Given the Indian domestic situation that entailed growing challenges across fields spanning from health and family welfare to the national economy, Indian leadership has strived to build more national resilience and crawl amid all difficulties. External situations also entailed constant and vigilant India Indian actions in and around the neighbourhood region and necessitated an active role beyond South Asia. Consider these: a) India's active role in different crises like in Sri Lanka, food security or medical assistance has been pursued with pragmatism; b) its active role has been  sought by major powers for the diffusion of the situation in Ukraine; c) its evolving role in bilateral and multilateral relations are becoming more and more intense; d) its relations with select countries like UAE, Australia and a few others connote varying degrees of strategic nuances; e) its vociferous avowal on neutrality on conflict situations and articulation of its voice at the high table are getting more apparent day by day; f) its abilities to withstand military threats from bigger power like China shows its resilient hard power and political determination; and last but not least, g) it's overall at shredding the image shibboleth – moving away from an ideological prison to embrace and be a part of hard power dynamic – all taken together and coupled with domestic strengths do suggest a new India. In this larger landscape, Europe's location in Indian strategic calculus must be examined.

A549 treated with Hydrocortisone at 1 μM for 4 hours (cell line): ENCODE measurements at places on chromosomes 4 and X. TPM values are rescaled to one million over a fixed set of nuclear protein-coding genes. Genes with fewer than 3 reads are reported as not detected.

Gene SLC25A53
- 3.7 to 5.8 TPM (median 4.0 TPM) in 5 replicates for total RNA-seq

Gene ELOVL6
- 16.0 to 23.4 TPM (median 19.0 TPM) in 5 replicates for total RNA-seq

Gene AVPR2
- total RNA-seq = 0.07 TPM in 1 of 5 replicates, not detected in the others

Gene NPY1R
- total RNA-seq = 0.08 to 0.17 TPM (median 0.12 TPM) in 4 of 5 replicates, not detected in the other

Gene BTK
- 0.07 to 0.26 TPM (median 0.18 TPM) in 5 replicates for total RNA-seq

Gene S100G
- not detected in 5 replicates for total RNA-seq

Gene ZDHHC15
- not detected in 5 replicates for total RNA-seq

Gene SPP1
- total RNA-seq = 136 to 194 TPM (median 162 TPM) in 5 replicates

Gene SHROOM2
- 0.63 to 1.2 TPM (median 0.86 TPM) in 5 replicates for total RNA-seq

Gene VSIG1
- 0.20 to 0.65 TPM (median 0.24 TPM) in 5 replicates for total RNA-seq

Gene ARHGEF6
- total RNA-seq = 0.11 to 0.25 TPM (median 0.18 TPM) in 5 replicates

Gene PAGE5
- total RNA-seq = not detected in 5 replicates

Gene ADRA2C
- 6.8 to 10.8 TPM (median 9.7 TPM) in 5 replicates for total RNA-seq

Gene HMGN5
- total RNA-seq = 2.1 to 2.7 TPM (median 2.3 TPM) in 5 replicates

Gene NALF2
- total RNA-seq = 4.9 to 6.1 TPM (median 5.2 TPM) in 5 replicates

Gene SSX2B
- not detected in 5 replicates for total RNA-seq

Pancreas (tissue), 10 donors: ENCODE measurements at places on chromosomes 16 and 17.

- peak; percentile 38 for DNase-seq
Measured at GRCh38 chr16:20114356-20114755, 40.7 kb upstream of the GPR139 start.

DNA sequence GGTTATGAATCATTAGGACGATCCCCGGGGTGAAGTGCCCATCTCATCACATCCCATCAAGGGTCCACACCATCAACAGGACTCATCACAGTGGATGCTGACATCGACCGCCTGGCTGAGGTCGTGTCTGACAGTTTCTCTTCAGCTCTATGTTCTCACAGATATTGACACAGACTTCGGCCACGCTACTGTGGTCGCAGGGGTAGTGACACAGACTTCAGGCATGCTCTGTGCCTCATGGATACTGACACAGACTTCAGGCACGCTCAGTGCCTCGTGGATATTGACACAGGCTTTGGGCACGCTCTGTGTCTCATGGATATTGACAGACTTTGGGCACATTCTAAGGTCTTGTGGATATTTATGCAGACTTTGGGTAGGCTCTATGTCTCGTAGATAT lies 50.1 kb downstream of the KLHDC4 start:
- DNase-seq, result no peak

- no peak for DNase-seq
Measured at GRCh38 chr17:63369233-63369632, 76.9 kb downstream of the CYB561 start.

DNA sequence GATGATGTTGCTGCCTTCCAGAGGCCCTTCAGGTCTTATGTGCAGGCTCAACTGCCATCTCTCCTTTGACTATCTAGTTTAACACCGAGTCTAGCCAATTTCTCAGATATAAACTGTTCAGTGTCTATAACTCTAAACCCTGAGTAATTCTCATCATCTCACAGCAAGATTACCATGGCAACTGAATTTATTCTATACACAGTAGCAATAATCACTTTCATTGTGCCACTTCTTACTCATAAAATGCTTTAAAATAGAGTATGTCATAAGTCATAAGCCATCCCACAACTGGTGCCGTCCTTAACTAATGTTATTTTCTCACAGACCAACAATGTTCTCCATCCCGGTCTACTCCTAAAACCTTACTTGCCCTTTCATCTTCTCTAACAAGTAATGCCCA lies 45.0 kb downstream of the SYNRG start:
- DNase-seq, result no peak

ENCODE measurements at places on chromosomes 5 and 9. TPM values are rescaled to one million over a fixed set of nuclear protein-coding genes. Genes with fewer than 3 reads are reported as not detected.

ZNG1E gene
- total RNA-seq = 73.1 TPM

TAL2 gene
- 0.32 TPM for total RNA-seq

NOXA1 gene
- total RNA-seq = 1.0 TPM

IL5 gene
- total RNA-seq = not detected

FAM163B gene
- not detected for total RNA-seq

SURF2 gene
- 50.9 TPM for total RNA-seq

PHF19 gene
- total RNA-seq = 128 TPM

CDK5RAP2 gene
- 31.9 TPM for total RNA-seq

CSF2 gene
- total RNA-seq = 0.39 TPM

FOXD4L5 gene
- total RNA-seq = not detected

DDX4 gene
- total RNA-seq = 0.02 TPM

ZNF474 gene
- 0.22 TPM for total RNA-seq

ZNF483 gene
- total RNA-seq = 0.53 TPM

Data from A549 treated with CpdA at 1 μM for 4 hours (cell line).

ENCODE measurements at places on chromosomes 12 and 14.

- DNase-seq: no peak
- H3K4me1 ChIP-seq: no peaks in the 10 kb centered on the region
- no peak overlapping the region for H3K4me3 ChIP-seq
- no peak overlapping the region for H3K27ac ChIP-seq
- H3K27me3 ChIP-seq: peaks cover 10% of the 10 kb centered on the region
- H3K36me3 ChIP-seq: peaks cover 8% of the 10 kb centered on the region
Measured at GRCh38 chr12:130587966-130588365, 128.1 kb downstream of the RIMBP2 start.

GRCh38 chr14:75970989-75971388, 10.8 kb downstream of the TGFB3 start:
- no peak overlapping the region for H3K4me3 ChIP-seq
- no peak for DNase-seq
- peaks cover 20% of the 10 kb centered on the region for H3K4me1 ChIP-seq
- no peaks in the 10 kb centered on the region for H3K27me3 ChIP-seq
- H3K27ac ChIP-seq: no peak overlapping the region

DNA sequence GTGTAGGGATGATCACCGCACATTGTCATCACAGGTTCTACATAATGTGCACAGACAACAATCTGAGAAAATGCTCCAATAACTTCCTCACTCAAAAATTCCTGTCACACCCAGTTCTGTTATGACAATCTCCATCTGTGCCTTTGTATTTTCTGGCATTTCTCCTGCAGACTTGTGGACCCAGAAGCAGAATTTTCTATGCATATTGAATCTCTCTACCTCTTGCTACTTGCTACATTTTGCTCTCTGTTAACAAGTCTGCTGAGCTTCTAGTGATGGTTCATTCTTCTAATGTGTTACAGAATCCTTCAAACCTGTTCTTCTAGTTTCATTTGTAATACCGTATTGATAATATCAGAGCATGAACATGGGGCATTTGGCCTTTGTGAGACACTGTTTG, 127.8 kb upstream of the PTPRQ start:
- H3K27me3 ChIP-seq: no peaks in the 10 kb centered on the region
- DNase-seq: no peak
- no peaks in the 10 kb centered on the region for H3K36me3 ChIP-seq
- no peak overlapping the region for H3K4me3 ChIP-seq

Europe's individual and cumulative positions on India portray a mixed picture. In terms of bilateral economic engagements, countries like France and Germany score over others, although the full potential of India-EU business relations is yet to realize their full potential. In terms of markets, although India offers a sizeable scope vis-à-vis China, it has not fully been factored into as an ideal business destination by the European countries. However, some of the established European companies have had a presence in India for several decades. On global issues of concern, Europe and India do not appear to be on the same page again. Differences of opinion on the recent war in Ukraine serve as a case in point – while European countries are more worried about Russian aggressive behaviour and have initiated punitive sanctions, India's stance has actually puzzled many countries in Europe. Ideational as well as ideological considerations have been considered major factors in India-Europe relations for most of the last half-century. India's relations with select European countries like France or Germany in the fields of defence, aerospace and industrial collaborations have been robust, while an intense continental level relationship appears missing. Modi's visit has set the goals for a broader engagement with the EU in general and specific countries in particular.